Look at a seed packet or seed catalog and you're likely to see unfamiliar codes and abbreviations. Here is what they mean.
Once you know the lingo, a seed packet or seed catalog conveys a wealth of information about hybrid types, growing season, and disease resistence.
PHOTO: W. ATLEE BURPEE & CO.
Like all technical specialties, seed growers/sellers have a shorthand to convey the most information in the least space. Aside from a paragraph or two describing the variety and its growth habits, the printing on a seed packet or in a seed catalog comprises cryptic codes and terms that may leave you in the dark. The following is a seed-packet lingo legend:
Stock Numbers come out of the order-taker's computer and are crucial; get one wrong on a mail-order form and you can end up with a packet of Heliocanthus when you expected Head Lettuce.
Varietal Names, especially the older ones, can vary among suppliers and their section of the country. The low evergreen ground cover with small blue flowers called periwinkle in one locale is Vinca Minor or "vinca" in another, Ground-Myrtle or "myrtle" elsewhere.
With new varieties, it's best to buy from the firm that tells you on the packet or in catalog copy that they developed or import the seeds. They will use the correct name and reserve the best seed if there is a quality choice.
Hybrid plants (Hb) (F1) or (F2) are bred from two or more different parent stocks, with traits that improve on the best characteristics of both strains, but they are unable to pass them on—like a mule can't heir its kick.
Don't save hybrid seed and plant it; you'll get an atavistic throwback with the worst characteristics of some half-wild great-grandparent. Open-pollinated (OP) seed will grow true to type. Reserve seed Reselected variety that does best in your soil and climate. Genetics of sweet corn is often indicated by an (S), which means it is a glucose-containing, eating variety rather than field corn. (Se) is an extra-sweet hybrid; (Sh2) is a super-sweet hybrid that must self-pollinate ...which means they must be planted upwind of and some distance from other corn varieties to develop the sugary trait.
Maturity means days to harvest, not to fully ripe, seed stage maturity—except for tomatoes and peppers that you leave on the vine long enough to turn red. It indicates time to harvest from average day of planting seed (or transplanting indoor-started seedlings) into what the seedsman sees to be a typical home garden. Some seed is simply rated as early/midseason/late. But look hard at the maturities; often "Early" varies only by a day or two from "midseason" or "main-crop" The figures are approximations at best, so use them for comparison only; an 82-day tomato has already spent weeks in the indoor flat, and it may never ripen at all if you live in a short season area and plant it out late.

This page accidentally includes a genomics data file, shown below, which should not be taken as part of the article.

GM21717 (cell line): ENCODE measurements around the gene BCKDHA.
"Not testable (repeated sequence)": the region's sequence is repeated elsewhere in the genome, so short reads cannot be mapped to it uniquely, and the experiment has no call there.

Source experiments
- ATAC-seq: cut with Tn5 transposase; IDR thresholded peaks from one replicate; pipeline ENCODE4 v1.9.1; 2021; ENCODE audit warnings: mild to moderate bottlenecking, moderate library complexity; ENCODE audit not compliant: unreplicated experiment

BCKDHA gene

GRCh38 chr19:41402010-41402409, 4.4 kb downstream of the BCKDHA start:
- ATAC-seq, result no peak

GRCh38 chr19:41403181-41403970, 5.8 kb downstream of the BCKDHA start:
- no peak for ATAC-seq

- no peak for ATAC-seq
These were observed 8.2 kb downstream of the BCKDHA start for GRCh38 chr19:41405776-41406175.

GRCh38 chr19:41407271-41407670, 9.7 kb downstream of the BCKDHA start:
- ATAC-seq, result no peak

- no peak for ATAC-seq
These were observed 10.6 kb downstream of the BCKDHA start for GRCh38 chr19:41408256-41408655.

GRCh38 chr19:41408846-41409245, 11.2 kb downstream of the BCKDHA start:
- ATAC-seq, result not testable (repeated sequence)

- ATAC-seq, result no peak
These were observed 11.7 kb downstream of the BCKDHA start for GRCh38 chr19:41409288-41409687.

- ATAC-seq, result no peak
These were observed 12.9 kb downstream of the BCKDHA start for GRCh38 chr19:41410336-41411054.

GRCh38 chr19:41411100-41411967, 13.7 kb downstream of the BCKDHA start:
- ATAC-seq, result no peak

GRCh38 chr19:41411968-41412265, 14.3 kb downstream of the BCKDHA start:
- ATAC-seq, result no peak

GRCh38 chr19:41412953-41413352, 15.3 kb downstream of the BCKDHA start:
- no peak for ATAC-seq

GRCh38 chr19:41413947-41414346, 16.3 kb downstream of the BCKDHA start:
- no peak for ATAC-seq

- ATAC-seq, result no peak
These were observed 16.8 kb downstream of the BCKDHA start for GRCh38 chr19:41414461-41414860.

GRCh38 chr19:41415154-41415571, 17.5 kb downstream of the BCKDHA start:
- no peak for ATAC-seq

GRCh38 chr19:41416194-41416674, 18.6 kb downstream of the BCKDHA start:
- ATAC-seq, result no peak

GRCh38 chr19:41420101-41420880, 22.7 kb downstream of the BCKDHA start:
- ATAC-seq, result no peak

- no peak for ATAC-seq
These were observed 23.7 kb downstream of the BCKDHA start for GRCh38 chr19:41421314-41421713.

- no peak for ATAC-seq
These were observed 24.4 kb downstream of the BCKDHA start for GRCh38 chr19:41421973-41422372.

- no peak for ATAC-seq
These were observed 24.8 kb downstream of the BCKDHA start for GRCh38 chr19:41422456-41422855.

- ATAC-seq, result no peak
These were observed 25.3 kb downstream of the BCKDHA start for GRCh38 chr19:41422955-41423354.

Disease & Pest Resistance shows what degree of tolerance to common pests or diseases have been bred into the seed. Verticillium and Fusariurn live in most garden soil; so do nematodes of many kinds. Yellows and nematodes are worst in southern soil. Bred-in resistance is the best preventative.
AAS means a past All-America Selection.
VFN is commonly run together; it means a resistance to:
- Verticillium wilt of tomatoes and eggplant.
- Fusarium fungus of tomatoes and others.
- Nematodes, microscopic soil worms that bother especially tomatoes, peppers, and eggplant.
- T or TMV indicates resistance to tobacco mosaic virus that affects tomatoes and peppers.
- Y means a resistance to Yellows, a common fungus affecting members of the cabbage family.
- A indicates resistance to anthracnose in beans and cucumbers or altenaria stem fungus in tomatoes.
- BMV means resistance to bean mosaic virus.
- CMV means resistance to cucumber mosaic virus.
- MTO is seed free of lettuce mosaic virus.
Proprietary Codes in a variety of configurations indicate a variety's special suitability for new gardeners, for especially hot and dry or cool and wet climates, or for other growing situations.